Objectively, they have it all, they have absolutely everything, and yet they end up with nothing. There's no final reward waiting for these guys. Even the player, who arguably cares about them more than anyone else, will promptly ditch them for somebody else. They are lonely.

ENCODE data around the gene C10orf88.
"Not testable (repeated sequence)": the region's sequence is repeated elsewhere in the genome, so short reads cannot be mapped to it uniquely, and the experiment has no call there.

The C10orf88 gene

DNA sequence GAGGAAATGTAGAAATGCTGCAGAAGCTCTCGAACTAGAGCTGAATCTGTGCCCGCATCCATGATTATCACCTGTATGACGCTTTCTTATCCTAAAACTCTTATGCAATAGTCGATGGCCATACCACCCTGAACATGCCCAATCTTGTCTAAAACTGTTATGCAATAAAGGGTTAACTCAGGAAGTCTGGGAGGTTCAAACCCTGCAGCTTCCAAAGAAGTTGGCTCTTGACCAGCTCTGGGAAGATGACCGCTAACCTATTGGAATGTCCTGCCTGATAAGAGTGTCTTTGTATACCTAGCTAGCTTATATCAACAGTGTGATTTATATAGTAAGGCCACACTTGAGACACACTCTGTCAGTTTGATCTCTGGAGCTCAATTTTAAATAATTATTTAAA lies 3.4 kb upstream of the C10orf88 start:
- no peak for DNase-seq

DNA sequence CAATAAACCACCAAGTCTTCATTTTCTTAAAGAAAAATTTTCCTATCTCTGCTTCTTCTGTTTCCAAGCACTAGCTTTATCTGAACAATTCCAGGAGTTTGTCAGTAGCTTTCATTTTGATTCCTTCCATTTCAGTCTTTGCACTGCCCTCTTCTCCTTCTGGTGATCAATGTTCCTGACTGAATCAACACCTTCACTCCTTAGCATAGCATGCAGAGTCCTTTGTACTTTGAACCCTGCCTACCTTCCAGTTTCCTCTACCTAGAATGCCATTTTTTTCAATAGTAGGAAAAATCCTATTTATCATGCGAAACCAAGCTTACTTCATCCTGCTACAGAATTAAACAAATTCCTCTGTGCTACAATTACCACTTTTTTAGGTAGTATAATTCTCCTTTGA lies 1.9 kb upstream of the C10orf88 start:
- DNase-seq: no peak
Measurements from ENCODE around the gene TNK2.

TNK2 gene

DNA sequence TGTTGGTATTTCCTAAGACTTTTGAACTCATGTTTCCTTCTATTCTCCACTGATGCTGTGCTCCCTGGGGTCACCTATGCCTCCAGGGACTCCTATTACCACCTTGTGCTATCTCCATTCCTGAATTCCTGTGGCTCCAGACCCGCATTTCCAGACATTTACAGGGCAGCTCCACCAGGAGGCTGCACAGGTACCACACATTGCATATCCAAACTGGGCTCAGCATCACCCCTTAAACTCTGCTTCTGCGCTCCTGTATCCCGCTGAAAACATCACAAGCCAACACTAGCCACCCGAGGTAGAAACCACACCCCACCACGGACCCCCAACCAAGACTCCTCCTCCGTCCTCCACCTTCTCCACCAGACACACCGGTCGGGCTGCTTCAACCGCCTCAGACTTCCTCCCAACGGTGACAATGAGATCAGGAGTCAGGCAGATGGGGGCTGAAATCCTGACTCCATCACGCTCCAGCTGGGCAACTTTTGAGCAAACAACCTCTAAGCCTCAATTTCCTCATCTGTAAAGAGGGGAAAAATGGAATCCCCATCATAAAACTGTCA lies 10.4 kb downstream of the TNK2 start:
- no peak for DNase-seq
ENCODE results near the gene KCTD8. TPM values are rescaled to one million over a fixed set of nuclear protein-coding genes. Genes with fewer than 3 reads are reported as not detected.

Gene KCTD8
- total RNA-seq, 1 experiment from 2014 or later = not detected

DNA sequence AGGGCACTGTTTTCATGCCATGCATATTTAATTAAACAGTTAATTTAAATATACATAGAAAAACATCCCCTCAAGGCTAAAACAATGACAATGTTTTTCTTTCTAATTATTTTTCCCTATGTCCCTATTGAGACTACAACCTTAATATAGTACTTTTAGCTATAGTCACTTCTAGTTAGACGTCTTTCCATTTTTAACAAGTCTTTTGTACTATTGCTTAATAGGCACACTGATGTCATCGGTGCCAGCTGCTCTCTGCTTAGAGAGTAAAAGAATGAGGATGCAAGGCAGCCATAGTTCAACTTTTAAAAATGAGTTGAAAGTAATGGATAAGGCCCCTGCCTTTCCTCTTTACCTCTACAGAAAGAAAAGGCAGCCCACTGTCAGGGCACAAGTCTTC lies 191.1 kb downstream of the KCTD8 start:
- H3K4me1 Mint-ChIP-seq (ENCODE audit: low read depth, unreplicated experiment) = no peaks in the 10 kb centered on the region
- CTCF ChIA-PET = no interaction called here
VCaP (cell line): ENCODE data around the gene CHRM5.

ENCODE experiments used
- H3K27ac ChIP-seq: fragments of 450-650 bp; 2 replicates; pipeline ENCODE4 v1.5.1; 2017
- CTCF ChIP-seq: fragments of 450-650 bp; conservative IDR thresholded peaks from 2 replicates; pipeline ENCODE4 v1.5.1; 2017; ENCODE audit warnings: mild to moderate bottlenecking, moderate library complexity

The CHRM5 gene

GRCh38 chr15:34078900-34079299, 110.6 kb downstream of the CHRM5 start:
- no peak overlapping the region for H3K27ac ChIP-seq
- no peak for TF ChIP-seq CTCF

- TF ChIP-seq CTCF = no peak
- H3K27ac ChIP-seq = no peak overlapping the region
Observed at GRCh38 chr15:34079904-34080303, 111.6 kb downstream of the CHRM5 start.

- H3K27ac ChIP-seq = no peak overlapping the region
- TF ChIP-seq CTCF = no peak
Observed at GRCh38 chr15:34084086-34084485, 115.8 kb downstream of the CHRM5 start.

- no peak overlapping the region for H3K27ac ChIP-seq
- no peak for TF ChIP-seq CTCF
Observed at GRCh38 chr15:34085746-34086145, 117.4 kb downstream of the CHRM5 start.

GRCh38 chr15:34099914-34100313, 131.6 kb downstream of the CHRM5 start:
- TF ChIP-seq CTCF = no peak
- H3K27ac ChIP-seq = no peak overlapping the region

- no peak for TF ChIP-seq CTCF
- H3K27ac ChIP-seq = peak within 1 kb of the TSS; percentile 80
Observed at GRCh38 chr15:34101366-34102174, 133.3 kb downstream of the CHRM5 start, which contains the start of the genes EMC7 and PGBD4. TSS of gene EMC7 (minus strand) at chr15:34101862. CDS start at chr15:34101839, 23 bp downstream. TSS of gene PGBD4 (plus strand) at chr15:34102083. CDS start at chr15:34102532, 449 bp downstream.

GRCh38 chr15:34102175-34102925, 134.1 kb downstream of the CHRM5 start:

Well, this sounds lame, but they have each other. These guys belong to a select fraternity. When I play Dishonored and Bioshock Infinite and I'm told for the first time that I need to find and enter a passcode, I think give me a break. The code - I never need to even check - is 0451, a Fahrenheit 451 reference included in System Shock in 1994 and which since found its way into almost every game made by the same group of people, or into the sequels to the games they created. 0451 has transcended its origin as a literary reference and become a kind of DNA marker; a signifier that all of the games which bear that mark belong to the same family: the stealth/action-but-really-stealth game about a ruined world and a lonely hero. In five years since I first wrote about 0451, the code's turned up in Bioshock 2, Bioshock Infinite, Deus Ex: Human Revolution and Dishonored. Its presence, at this point, is predictable but not unwelcome. It says that even though you're in a new place - Rapture, Columbia, whatever the city in Dishonored was called - and in a new body - Jack, Booker DeWitt, Adam Jensen, Corvo Attano - you have been here before. You have been this guy before. And you know how to do this.